“A female former rebel told us yesterday that the primary reason why she surrendered is due to a steep decline in the number of their mass supporters,” the 801st brigade chief added in a mix of Filipino and English..

NTF-ELCAC are “development funds” used to reward barangays that cooperate with the AFP to clear their communities of communist presence.

“We have reaped what we have sown. Our anti-insurgency campaign together with our ELCAC programs have proven to be fruitful,’ said Samar Governor Sharee Ann Tan during the presentation.

She described the surrenderers as “witnesses to how the whole-of-nation approach has been effective, and how the government is sincere with its efforts to reintegrate them to the community, and liberate them from the false promises”  of communist rebels.

AID FOR EX-REBELS. From left, Alma Austero (Samar Provincial DSWD officer),  801st Brigade Commander, BGen Lenard Lelina,  Samar Vice Governor Arnold Tan, 8ID Commander, Major General Camilo Ligayo, Samar Provincial DILG officer Judy Batulan, and Police Lt. col Harry Rebato, representative of Samar PNP Provincial Director during the presentation of rebel surrenderers from the higher ranks of the New People’s Army in Samar province. They all back the continuation of the National Task Force to End Local Communist Armed Conflict (NTF-ELCAC) to sustain aid for former rebels. Jazmin Bonifacio/Rappler

The task force was formed on December 4, 2018 by then president Rodrigo Duterte as the bulwark of the government’s “whole-of-nation” approach in defeating Asia’s longest communist rebellion. 

After scuttling peace talks with the National Democratic Front (NDF) in 2017, Duterte gave NTF-ELCAC the mandate to tap the entire bureaucracy, and government networks and resources to crush the 50-year-old communist rebellion.

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Spotty record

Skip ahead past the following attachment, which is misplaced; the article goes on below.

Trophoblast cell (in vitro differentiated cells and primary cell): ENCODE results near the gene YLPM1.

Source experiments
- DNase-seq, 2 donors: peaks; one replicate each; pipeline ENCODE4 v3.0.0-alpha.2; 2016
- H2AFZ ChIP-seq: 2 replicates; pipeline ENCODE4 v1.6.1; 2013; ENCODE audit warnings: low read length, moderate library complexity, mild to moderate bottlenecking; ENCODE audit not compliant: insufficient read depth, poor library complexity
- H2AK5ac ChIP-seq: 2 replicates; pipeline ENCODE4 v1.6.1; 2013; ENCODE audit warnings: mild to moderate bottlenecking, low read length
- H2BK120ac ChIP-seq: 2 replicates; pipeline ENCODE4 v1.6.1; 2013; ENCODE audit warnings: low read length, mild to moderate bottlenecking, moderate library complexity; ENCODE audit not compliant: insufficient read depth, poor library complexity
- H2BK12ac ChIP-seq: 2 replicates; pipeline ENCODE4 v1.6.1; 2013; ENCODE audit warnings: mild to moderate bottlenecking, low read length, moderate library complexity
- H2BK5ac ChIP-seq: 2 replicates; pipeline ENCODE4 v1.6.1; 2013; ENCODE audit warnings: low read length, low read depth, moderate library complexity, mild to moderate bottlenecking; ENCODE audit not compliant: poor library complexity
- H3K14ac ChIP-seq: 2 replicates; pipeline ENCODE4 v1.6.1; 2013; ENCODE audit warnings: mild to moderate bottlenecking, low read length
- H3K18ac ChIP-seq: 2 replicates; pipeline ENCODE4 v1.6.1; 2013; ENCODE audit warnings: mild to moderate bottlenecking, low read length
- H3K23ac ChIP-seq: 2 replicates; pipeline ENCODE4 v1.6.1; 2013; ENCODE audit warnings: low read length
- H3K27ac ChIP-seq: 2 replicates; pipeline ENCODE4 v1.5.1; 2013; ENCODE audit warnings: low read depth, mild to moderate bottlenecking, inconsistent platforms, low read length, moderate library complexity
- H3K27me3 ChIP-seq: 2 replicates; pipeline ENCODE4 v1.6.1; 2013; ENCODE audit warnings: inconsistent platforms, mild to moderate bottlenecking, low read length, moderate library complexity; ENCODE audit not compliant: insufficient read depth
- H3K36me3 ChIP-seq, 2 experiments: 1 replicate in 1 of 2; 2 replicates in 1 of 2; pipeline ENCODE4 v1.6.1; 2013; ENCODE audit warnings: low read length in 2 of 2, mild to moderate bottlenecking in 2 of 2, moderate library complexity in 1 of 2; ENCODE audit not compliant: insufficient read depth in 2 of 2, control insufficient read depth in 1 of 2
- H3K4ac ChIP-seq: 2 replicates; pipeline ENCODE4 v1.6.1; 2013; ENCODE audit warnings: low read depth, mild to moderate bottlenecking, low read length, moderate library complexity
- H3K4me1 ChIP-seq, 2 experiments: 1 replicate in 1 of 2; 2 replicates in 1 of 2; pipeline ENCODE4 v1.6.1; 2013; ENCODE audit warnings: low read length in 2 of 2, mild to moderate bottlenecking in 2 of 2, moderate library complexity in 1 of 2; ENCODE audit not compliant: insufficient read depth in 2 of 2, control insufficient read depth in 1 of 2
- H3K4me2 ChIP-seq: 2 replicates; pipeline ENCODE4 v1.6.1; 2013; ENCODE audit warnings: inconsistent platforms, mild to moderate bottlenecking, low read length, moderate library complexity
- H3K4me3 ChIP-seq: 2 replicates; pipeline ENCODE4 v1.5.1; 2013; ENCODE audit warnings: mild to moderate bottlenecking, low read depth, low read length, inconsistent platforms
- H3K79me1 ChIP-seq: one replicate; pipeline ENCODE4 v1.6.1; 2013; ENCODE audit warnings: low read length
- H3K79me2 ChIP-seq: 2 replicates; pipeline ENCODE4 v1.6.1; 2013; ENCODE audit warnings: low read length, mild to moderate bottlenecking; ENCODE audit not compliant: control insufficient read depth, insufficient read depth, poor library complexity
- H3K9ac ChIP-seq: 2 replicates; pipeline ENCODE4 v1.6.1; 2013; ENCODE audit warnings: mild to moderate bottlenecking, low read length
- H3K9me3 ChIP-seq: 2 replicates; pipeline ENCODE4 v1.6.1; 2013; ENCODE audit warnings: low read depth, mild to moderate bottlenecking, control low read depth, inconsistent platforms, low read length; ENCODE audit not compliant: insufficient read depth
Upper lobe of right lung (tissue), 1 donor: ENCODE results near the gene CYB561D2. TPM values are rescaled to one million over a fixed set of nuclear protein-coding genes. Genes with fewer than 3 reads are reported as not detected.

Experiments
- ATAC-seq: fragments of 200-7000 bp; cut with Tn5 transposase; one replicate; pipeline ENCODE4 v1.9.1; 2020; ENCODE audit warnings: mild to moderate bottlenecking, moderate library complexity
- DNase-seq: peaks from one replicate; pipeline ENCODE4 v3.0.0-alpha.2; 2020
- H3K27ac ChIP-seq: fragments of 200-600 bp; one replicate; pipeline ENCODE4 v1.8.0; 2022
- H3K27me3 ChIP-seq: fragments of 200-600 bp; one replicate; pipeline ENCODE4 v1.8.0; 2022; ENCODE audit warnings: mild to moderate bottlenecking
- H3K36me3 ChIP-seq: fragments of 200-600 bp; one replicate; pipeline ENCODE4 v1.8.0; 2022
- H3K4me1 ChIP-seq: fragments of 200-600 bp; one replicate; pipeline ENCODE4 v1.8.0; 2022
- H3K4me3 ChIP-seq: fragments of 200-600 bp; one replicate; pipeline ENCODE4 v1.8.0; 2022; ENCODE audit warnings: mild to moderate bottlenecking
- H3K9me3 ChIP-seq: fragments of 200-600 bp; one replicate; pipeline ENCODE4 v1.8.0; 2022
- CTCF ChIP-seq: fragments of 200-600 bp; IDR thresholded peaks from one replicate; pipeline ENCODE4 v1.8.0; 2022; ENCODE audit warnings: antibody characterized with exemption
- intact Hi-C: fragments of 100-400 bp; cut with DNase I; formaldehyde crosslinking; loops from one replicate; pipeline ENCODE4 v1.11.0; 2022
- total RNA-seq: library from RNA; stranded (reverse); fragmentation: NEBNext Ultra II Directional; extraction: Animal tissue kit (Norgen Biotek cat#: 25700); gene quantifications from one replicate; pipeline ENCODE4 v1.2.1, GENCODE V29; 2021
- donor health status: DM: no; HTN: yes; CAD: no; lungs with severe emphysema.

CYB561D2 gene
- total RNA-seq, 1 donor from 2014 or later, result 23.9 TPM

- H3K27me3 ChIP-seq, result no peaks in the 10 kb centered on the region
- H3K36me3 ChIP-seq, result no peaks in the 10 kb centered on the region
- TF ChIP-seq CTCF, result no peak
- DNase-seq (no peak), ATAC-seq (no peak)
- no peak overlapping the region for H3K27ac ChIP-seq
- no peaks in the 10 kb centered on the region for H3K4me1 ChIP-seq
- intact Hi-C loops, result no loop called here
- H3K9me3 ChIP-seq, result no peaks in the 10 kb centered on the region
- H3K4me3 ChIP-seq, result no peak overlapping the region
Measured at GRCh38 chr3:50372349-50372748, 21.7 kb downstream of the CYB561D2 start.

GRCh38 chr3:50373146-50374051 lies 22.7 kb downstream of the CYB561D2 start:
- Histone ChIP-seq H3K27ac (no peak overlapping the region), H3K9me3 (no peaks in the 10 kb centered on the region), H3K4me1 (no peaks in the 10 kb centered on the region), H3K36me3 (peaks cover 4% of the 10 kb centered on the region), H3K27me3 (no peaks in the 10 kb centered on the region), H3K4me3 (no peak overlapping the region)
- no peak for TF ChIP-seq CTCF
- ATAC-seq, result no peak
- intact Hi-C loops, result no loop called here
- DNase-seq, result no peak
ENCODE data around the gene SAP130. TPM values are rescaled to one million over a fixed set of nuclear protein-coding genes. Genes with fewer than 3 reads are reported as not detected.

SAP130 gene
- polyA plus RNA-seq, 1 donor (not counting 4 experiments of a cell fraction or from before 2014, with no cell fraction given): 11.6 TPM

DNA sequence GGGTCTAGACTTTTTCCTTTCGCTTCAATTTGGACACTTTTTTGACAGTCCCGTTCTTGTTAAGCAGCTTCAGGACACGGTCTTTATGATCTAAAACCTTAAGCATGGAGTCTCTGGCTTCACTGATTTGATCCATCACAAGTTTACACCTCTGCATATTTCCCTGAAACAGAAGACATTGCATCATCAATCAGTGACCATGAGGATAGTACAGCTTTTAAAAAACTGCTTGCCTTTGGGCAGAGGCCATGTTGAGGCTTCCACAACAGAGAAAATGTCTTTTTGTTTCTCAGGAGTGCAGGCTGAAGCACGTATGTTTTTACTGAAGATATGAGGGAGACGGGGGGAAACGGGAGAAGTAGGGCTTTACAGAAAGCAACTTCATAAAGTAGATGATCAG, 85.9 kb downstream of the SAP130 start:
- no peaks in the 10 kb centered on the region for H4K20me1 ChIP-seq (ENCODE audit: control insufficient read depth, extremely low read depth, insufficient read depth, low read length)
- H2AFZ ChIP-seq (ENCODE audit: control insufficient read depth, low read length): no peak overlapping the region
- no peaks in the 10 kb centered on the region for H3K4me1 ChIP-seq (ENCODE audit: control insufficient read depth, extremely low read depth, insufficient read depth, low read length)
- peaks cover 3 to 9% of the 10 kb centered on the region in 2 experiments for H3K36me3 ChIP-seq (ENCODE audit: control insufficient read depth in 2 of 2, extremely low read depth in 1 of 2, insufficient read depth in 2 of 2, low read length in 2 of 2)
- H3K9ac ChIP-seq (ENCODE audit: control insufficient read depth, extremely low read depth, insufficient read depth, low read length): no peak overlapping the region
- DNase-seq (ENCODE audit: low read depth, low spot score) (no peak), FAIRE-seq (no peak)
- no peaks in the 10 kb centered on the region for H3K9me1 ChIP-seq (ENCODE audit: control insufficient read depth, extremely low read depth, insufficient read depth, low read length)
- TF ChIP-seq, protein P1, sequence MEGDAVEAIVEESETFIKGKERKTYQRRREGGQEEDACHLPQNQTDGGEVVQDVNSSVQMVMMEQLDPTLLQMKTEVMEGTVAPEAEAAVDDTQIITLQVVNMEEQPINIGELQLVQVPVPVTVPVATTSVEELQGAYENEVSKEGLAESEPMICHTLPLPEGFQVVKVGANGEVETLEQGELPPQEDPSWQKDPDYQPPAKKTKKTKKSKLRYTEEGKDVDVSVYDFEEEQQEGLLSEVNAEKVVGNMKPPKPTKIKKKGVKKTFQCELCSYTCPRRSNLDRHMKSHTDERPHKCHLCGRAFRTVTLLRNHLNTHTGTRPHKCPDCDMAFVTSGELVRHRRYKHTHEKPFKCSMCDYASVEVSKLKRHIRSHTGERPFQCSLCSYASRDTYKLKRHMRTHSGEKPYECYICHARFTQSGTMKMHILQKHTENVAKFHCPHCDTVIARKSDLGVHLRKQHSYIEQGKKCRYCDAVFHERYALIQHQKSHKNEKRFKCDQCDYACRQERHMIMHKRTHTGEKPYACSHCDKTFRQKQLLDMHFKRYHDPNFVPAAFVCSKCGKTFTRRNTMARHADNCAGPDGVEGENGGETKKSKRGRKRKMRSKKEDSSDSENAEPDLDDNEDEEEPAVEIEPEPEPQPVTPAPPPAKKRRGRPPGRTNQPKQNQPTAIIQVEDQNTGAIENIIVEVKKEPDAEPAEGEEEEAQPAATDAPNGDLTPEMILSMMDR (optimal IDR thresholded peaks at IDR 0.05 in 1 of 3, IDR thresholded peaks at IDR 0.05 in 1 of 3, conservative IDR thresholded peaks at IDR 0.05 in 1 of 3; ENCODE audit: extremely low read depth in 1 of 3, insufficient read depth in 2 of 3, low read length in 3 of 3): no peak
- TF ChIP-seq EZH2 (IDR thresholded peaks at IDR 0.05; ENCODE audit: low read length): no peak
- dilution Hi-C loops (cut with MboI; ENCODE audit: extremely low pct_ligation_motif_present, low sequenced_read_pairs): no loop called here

The NFT-ELCAC’s record has been spotty, however.

Former officials of NTF-ELCAC hogged headlines with their verbal attacks not just against the CPP-NPA but even the political opposition and media, including Rappler. 

But critics, including senators, have slammed its stewardship of the funds and questioned its lack of efficiency in project implementation. 

The NTF-ELCAC’s Barangay Development Program had a P16.4 billion budget in 2021, but only 26 out 2,318 projects were completed by the time the 2022 budget hearings got underway. 

That finding prompted senators to slash its budget by P24 billion, but they eventually compromised, with Congress’s bicameral committee giving the NTF-ELCAC P17 billion for 2022.

President Ferdinand Marcos Jr.’s point men in the House of Representatives pushed for the restoration of the NTF-ELCAC’s budget in November 2022, they admitted that “only two percent of NTF-ELCAC’s 2022 projects has been completed or ongoing.”

While there is no doubt that the country’s long-running insurgency is based on persistent problems of poverty and injustice, what is not clear is, if the NTF-ELCAC recipe addresses the roots of conflict.

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With reports from Ricky Bautista/Rappler.com